When lifelong environmentalists Kim Wells and Bob Scheulen set out to renovate their kitchen in Seattle, they wanted to be "as green as sensible," but feared putting their values first would mean draining their bank account.
Instead, they were pleasantly surprised by the number of affordable and attractive environmentally friendly options available. As a result, they were able to create a beautiful and functional "green" kitchen for a 10 percent cost premium over conventional materials and techniques. Now, they're confident that the kitchen's green facelift improved not only indoor air quality, but also the value of their house.
Cabinets and paint
Kitchen cabinetry, typically constructed of unsustainably harvested wood and toxin-emitting particleboard and finishes, can be the most environmentally offensive part of any kitchen.
But some forward-thinking companies like Oregon's Neil Kelly Cabinets and Minnesota's Crystal Cabinet Works are trying to change all that by offering cabinet lines with sustainably harvested woods (certified by the Forest Stewardship Council), formaldehyde-free casing materials and low-VOC (volatile organic compound) finishes. Wells and Scheulen hired a local carpentry company and helped track down "green" materials.
Most paints and stains contain toxic chemicals linked to respiratory ailments and ozone-layer destruction, so buyers should look for low- or zero-solvent options, such as Sherwin-Williams' HealthSpec or Safecoat from AFM Enterprises.
While many of today's kitchen countertops are made of environmentally unfriendly materials that can "offgas" toxic emissions long after installation, green choices are expanding rapidly.
Butcher block culled from sustainably harvested woods is a beautiful and reliable option. Ceramic, stone or recycled glass tile can be both environmentally sound and attractive. Linoleum, made from all-natural materials, including linseed oil and pine rosin, is a low-cost and maintenance-free choice. Some solid surface options worth investigating include Avonite, Richlite, SlateScape and Vetrazzo.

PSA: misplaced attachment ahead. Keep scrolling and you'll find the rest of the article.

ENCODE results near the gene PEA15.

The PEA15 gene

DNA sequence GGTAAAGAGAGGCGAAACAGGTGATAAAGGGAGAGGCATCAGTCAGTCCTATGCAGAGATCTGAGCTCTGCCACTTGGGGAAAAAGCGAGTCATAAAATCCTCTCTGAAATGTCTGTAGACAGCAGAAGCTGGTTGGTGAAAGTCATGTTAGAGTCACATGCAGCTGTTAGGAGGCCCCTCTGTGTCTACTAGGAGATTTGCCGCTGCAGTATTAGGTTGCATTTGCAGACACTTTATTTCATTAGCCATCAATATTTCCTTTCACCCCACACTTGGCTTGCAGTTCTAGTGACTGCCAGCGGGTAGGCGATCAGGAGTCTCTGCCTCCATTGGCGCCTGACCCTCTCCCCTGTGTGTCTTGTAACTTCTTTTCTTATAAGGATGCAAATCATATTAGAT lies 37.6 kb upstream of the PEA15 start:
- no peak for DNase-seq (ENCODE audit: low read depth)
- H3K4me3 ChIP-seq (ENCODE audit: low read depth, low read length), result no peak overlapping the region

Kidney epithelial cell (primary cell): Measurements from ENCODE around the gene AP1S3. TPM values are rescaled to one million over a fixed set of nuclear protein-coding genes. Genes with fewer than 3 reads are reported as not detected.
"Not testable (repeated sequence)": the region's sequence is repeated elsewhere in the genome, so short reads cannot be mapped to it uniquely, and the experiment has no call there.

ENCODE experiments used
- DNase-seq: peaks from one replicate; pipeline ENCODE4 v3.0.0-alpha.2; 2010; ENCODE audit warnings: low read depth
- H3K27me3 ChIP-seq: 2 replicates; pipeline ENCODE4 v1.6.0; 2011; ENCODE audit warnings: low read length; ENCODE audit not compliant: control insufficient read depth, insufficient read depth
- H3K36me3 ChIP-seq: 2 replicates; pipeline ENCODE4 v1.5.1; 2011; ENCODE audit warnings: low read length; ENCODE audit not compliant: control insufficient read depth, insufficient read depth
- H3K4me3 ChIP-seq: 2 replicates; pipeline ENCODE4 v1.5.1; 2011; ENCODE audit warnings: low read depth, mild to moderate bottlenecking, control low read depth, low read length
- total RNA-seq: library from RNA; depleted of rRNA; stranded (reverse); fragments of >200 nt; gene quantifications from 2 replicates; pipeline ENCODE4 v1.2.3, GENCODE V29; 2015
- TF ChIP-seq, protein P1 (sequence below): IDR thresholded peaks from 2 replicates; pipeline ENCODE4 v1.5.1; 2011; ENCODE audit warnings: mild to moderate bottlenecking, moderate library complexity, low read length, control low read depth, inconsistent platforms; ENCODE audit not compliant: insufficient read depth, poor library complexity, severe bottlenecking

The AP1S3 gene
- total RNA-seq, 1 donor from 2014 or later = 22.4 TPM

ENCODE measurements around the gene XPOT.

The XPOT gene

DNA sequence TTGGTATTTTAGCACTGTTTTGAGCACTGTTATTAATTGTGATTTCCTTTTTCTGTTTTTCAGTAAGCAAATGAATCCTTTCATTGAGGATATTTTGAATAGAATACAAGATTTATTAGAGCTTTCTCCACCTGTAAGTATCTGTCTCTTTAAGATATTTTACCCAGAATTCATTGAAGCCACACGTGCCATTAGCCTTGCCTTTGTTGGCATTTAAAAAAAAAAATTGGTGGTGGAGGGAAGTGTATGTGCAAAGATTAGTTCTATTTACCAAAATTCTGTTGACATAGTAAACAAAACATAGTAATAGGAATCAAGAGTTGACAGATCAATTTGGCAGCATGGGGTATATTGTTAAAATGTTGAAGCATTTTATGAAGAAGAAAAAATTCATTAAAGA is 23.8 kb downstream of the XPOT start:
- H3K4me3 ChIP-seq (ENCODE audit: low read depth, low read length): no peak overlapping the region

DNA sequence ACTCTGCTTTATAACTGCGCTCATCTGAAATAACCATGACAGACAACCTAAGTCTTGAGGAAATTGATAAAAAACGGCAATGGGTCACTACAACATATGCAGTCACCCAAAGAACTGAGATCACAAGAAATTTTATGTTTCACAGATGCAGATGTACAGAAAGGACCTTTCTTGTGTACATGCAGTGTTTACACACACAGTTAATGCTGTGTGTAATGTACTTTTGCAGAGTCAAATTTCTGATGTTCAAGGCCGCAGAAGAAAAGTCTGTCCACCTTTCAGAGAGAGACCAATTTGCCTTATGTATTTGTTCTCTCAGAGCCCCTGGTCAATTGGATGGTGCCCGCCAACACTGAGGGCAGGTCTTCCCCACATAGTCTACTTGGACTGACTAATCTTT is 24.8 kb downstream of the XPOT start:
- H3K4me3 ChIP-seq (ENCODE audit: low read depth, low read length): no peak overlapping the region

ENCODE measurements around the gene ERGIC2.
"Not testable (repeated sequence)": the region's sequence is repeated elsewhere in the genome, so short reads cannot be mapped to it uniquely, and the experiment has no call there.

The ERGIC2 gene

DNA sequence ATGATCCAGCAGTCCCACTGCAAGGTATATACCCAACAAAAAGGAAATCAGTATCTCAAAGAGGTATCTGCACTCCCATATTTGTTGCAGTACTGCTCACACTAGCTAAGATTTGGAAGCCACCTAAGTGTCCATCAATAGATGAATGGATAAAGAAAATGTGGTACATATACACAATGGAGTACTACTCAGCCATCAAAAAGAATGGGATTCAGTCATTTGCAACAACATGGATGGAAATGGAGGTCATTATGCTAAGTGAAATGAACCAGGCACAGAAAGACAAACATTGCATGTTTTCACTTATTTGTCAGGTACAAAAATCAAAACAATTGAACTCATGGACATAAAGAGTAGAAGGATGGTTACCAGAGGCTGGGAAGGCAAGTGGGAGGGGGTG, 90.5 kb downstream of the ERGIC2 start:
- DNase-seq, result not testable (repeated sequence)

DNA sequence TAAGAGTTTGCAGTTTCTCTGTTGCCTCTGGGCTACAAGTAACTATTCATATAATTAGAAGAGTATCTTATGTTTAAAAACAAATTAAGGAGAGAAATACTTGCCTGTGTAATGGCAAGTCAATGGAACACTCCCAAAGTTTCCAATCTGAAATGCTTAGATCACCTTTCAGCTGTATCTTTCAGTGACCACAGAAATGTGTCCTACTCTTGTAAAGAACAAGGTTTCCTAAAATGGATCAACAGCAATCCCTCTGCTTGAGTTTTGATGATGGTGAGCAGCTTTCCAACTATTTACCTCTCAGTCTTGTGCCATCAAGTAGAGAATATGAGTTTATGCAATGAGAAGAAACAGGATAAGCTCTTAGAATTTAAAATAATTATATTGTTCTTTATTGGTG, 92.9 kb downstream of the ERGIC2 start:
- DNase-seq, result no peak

While only certain materials can stand up to the abuse given floors, many "green" options exist. First and foremost would be sustainably harvested, or even better, recycled or reclaimed hardwoods. Forest Stewardship Council-certified white oak, cherry, maple and fir are reliable and handsome choices. Bamboo is also a good alternative, as is cork, a sustainable wood-like option known for its natural warmth and cushy feel. Linoleum works well, too.
In 1992 the Environmental Protection Agency introduced its Energy Star labeling system so consumers could more easily identify and purchase energy-efficient appliances. Refrigerator manufacturers with compliant models include Kenmore, Whirlpool, General Electric, Jenn-Air and Maytag, among others.
Meanwhile, Equator, Asko and Viking all make dishwashers that consistently exceed Energy Star standards. The American Council for an Energy-Efficient Economy (ACEEE) offers a free appliance guide.
Where to get it all?
Despite the increasingly "green" selection at Home Depot, environmental building-supply specialty stores are still the best bet in terms of price, pre-vetted selection and know-how.
With manufacturers offering greater selection and lower prices than ever on "green" building supplies, there has never been a better time to bring an old kitchen into the 21st century.
But for Wells and Scheulen, money was not the point. "We'll probably live in this house forever," says Wells. "We want it to reflect our values."
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